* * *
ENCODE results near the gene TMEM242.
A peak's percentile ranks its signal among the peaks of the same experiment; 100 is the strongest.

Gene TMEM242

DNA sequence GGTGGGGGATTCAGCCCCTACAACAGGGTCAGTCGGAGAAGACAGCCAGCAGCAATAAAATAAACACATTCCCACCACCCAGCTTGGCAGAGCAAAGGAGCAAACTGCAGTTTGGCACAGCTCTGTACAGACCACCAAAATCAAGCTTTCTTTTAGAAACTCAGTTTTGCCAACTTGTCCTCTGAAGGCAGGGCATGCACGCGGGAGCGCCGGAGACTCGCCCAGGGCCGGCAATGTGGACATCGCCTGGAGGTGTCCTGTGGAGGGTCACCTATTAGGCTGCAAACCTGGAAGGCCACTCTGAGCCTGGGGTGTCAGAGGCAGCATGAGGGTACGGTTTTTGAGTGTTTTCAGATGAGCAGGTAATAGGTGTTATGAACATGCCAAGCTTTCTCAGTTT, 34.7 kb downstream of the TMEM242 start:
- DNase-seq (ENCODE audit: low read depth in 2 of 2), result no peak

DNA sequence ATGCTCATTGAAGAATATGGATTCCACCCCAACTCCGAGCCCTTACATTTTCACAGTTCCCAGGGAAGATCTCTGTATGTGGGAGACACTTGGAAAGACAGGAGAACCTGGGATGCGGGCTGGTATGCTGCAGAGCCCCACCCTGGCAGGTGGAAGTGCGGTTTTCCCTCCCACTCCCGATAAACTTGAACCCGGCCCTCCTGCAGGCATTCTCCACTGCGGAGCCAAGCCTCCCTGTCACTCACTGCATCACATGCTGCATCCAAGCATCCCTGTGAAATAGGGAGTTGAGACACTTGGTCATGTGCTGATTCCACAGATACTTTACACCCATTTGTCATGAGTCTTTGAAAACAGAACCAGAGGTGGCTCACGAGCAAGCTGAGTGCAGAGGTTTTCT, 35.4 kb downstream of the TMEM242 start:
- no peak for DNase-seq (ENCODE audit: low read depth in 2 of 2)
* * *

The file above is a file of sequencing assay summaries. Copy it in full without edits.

ENCODE results near the gene TMEM242.
A peak's percentile ranks its signal among the peaks of the same experiment; 100 is the strongest.

Gene TMEM242

DNA sequence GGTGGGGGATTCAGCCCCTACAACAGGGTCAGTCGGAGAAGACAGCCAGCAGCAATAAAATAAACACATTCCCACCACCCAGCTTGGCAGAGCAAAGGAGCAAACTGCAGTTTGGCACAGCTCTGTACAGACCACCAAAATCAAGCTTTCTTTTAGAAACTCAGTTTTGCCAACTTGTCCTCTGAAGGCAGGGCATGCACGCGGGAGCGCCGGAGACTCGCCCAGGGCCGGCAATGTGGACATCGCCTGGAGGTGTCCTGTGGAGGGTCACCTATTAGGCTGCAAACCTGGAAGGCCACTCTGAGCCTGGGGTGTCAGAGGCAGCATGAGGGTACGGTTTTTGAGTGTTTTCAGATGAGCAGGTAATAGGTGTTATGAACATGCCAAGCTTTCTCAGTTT, 34.7 kb downstream of the TMEM242 start:
- DNase-seq (ENCODE audit: low read depth in 2 of 2), result no peak

DNA sequence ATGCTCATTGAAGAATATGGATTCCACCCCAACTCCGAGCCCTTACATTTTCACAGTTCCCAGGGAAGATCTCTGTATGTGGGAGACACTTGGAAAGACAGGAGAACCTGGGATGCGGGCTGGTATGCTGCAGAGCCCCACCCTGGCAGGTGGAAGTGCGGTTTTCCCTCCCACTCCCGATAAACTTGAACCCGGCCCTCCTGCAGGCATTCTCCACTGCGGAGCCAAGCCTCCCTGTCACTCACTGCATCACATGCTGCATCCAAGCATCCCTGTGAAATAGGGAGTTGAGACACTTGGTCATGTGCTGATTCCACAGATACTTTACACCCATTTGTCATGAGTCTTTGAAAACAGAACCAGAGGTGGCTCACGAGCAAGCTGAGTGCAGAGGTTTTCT, 35.4 kb downstream of the TMEM242 start:
- no peak for DNase-seq (ENCODE audit: low read depth in 2 of 2)